• if fsm.error is defined, an uncaught exception in a callback will trigger the error handler and stop further execution of the code inside that callback, but all other callbacks will be triggered and the state transition will be completed, which may also cause cause problems with unfinished side-effects
    IllegalTransitionException

    pastafarian defines a custom exception which is generated when the transitions array of the current state doesn't contain the state passed to fsm.go:

    • name: IllegalTransitionException
    • message: Transition from <current> to <next> is not allowed
    • prev : <current>
    • attempt : <next>

    The exception is generated inside the library, but in modern environments it should contain a stacktrace that allows you to track which line caused the exception.


    Extending

    pastafarian omits most safety checks and a larger API in favor of size, but can be extended in different ways to support different usage patterns and semantics.

    If you find yourself often needing to check the current state or valid transitions, these helpers might provide a nicer interface:

    // is parameter state a valid transition from the current state?
    fsm.can = function(state) {
      return fsm.transitions[fsm.current].indexOf(state) > -1;
    };
     
    // is parameter state an invalid transition from the current state?
    fsm.cannot = function(state) {
      return fsm.transitions[fsm.current].indexOf(state) === -1;
    };
     
    // shorthand to check if parameter state is the current one
    fsm.is = function(state) {
      return fsm.current === state;
    };
     
    // return a list of the valid states to enter from the current state
    fsm.allowed = function() {
      return fsm.transitions[fsm.current];
    };

    A "fire once" callback can be implemented with

    fsm.once = function(evt, fn) {
      fsm.on(evt, function onceCb() {
        fn.apply(fn, Array.prototype.slice.call(arguments));
        fsm.unbind(evt, onceCb);
      });
      return fsm;
    };

    If you need to add or remove states after the state machine has been initialized, something like the following might serve:

    fsm.add = function(state, from, to) {
      fsm.transitions[state] = to;
      from.forEach(function(elem) {
        fsm.transitions[elem].push(state);
      });
    };
     
    fsm.remove = function(obsolete) {
      delete fsm.transitions[obsolete];
     
      for (var state in fsm.transitions) {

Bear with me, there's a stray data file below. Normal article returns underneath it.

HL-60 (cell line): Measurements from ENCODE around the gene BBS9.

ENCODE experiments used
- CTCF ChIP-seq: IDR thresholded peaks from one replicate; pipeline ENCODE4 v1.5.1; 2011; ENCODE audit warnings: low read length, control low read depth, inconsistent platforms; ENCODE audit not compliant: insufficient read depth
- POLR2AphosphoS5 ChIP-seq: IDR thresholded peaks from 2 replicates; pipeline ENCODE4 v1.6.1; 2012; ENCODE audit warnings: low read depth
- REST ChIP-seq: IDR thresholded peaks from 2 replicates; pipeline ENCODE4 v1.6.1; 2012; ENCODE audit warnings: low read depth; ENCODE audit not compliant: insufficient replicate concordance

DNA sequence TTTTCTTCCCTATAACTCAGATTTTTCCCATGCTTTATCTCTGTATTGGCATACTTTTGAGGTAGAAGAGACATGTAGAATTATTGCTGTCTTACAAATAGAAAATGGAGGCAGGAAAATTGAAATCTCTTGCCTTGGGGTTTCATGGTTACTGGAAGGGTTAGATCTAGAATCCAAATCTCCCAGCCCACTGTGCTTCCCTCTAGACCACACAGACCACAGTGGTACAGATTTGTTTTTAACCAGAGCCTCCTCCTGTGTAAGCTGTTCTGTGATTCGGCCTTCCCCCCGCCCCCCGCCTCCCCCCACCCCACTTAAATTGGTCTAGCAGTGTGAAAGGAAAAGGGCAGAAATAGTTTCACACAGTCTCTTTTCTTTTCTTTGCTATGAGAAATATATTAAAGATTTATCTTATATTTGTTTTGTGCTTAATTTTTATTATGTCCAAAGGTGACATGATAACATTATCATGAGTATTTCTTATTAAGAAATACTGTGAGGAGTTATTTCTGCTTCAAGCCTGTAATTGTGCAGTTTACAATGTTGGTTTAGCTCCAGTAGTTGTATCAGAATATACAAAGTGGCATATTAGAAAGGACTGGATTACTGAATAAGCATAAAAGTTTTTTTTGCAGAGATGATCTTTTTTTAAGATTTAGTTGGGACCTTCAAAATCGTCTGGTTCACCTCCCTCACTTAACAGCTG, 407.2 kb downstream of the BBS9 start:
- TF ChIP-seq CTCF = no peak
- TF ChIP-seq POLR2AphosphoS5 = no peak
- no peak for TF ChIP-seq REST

if (fsm.transitions.hasOwnProperty(state)) {
          var index = fsm.transitions[state].indexOf(obsolete);
          if (index > -1)
            fsm.transitions[state].splice(index, 1);
        }
      }
      // probably should also set or check fsm.current to see we're still in a valid state
    };

    Transitions between states can be removed in a similar fashion.

    If you wish to apply some common sanity checks before state transitions, one way to add these would be by patching the .go method:

    fsm.origo = fsm.go;
    fsm.go = function() {
      // put state validation, parameter checks, anything you might need here
      return fsm.origo.apply(this, Array.prototype.slice.call(arguments));
    };

    Alternatives

    Too basic? Not quite what you were looking for? Some other alternatives for state machines in javascript are

    Searching on bower or npm will probably also find some other takes on the subject.


    Colophon

    The event emitter pattern that pastafarian uses at its core is based on microevent.js.


    License

    pastafarian is ISC licensed.


    Development

    A basic development workflow is defined using npm run scripts. Get started with

    $ git clone https://github.com/orbitbot/pastafarian
    $ npm install
    $ npm run develop

    Bugfixes and improvements are welcome, however, please open an Issue to discuss any larger changes beforehand, and consider if functionality can be implemented with a simple monkey-patching extension script. Useful extensions are more than welcome!


    Possible future
    • a transition that throws an error can be canceled, ie. intelligent rollback?

    Install

    npm i pastafarian

    DownloadsWeekly Downloads

    1

    Version

    1.2.1

    License

    ISC

    Last publish

    Collaborators

    • orbitbot